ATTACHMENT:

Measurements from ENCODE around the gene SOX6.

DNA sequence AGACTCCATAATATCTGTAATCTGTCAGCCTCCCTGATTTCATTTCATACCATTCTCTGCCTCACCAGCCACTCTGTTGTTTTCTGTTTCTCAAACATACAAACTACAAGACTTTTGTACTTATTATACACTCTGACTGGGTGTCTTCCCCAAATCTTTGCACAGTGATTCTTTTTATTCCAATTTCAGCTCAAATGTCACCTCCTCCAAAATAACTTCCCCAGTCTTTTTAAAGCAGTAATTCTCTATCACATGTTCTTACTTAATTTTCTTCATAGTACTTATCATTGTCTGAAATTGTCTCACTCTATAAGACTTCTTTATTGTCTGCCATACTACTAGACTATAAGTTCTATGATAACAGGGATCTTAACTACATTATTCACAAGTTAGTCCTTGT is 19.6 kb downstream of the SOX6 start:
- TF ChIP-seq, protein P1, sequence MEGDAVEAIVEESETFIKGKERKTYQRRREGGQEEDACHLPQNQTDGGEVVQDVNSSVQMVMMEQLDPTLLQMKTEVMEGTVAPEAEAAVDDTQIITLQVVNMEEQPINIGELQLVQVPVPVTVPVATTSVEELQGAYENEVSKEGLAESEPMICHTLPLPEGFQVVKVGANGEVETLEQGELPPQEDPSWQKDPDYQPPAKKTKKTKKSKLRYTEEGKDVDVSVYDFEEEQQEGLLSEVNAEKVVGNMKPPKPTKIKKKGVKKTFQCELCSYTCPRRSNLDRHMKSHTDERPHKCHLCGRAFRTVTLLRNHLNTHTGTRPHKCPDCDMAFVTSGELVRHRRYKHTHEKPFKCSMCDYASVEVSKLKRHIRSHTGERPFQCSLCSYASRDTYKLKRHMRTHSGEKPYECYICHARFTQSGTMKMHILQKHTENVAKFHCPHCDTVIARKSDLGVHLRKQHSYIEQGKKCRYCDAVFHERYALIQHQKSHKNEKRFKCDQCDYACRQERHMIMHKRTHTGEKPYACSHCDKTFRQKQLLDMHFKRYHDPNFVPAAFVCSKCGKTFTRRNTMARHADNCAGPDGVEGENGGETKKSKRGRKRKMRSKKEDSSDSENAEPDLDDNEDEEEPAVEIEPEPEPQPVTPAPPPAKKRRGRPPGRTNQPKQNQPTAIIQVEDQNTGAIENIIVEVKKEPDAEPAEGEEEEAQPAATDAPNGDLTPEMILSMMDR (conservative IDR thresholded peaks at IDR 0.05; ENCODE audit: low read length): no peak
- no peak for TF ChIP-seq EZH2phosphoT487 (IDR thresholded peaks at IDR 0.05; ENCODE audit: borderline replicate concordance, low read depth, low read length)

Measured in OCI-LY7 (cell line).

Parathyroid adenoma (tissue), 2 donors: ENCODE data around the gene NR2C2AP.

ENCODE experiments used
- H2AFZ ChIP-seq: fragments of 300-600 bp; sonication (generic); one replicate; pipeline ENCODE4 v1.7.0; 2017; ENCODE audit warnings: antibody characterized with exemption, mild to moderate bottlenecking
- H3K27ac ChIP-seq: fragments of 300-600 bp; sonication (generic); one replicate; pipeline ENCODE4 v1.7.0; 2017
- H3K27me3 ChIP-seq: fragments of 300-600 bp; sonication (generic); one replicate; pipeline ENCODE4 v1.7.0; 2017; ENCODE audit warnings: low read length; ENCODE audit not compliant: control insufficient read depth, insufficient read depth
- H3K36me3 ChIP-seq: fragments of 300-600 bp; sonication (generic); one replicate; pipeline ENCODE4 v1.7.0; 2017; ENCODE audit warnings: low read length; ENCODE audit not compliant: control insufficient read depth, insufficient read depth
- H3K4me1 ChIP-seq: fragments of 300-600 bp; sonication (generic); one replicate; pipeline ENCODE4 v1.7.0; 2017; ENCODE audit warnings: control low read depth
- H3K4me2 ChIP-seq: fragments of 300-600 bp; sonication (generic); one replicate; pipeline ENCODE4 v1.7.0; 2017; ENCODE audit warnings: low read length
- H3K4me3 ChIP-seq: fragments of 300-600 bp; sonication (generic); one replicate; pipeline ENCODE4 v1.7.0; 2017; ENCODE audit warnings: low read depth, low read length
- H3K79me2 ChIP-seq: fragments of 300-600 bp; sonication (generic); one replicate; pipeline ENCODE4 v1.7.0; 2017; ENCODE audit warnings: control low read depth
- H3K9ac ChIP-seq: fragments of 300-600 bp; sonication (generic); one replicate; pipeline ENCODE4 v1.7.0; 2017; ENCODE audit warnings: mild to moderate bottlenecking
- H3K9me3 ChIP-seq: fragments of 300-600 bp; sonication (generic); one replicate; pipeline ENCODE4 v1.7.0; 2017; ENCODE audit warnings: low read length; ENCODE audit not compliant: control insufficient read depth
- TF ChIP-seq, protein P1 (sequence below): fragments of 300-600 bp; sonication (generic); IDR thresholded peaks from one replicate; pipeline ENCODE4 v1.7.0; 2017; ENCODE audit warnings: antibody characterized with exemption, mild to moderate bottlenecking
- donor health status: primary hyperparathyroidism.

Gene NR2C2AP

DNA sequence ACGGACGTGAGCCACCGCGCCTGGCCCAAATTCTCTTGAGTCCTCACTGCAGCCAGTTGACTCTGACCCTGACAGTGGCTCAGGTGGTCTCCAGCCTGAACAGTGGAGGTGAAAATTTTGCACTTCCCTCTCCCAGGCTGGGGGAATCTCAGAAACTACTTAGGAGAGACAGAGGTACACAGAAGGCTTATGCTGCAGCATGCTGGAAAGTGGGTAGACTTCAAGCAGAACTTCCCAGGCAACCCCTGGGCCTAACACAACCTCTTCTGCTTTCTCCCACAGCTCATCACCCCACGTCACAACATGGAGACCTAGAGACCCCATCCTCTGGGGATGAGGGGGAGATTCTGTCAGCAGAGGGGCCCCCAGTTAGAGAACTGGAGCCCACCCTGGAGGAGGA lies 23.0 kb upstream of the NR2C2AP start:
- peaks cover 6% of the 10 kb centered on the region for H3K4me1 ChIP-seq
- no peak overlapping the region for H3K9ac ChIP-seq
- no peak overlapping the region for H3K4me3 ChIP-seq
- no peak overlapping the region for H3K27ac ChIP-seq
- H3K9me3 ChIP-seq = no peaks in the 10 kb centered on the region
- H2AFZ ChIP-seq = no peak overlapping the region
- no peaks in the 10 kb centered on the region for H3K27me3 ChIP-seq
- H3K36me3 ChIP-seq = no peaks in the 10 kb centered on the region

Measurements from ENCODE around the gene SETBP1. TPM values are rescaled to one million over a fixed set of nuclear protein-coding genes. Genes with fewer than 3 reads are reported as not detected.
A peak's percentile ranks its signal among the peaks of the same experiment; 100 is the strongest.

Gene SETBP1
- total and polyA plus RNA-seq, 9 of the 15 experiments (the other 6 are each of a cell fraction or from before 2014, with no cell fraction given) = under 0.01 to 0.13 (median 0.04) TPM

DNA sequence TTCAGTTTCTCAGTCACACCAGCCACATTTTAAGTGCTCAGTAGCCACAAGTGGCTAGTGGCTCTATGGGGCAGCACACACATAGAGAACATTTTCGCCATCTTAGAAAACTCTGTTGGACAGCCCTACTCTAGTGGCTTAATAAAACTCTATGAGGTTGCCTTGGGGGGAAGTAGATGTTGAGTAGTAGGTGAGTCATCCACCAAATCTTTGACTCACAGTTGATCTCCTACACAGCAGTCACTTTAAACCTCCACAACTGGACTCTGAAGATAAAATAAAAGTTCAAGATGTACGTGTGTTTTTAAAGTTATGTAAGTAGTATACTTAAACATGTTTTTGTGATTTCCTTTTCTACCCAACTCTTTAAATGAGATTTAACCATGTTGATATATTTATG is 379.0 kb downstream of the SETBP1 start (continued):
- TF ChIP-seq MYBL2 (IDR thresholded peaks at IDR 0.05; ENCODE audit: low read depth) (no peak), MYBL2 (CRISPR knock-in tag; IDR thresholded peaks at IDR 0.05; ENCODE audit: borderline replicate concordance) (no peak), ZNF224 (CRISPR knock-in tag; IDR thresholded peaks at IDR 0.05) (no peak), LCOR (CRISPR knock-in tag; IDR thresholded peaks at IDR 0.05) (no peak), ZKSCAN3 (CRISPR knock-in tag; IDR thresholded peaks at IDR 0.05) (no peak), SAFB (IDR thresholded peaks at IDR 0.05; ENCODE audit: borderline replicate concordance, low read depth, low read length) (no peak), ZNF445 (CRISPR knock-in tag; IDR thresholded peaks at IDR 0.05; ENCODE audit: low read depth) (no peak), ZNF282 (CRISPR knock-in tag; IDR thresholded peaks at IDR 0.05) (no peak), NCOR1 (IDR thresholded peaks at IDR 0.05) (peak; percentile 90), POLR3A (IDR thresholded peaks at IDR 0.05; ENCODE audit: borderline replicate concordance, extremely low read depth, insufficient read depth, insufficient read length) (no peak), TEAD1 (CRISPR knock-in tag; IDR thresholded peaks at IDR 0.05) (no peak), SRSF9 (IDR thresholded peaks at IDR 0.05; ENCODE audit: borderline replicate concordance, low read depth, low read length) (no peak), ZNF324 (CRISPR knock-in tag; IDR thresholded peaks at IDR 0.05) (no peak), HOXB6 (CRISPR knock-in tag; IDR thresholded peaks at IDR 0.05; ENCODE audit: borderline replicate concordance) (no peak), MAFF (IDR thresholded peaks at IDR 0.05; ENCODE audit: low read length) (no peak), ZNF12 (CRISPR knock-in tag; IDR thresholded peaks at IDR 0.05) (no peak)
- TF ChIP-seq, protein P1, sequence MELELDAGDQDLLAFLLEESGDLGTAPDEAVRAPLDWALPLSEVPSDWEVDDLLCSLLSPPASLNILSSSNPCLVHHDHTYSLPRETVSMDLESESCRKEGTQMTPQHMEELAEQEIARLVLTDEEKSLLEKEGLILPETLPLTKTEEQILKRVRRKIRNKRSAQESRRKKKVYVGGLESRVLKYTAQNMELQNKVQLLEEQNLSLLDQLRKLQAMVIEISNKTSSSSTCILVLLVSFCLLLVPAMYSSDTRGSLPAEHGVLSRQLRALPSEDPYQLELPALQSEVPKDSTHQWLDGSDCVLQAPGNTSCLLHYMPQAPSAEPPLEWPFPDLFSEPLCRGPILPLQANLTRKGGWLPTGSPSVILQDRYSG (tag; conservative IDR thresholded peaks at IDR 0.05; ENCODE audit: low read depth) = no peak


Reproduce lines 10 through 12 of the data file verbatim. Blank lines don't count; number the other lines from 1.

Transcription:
- H3K27me3 ChIP-seq: fragments of 300-600 bp; sonication (generic); one replicate; pipeline ENCODE4 v1.7.0; 2017; ENCODE audit warnings: low read length; ENCODE audit not compliant: control insufficient read depth, insufficient read depth
- H3K36me3 ChIP-seq: fragments of 300-600 bp; sonication (generic); one replicate; pipeline ENCODE4 v1.7.0; 2017; ENCODE audit warnings: low read length; ENCODE audit not compliant: control insufficient read depth, insufficient read depth
- H3K4me1 ChIP-seq: fragments of 300-600 bp; sonication (generic); one replicate; pipeline ENCODE4 v1.7.0; 2017; ENCODE audit warnings: control low read depth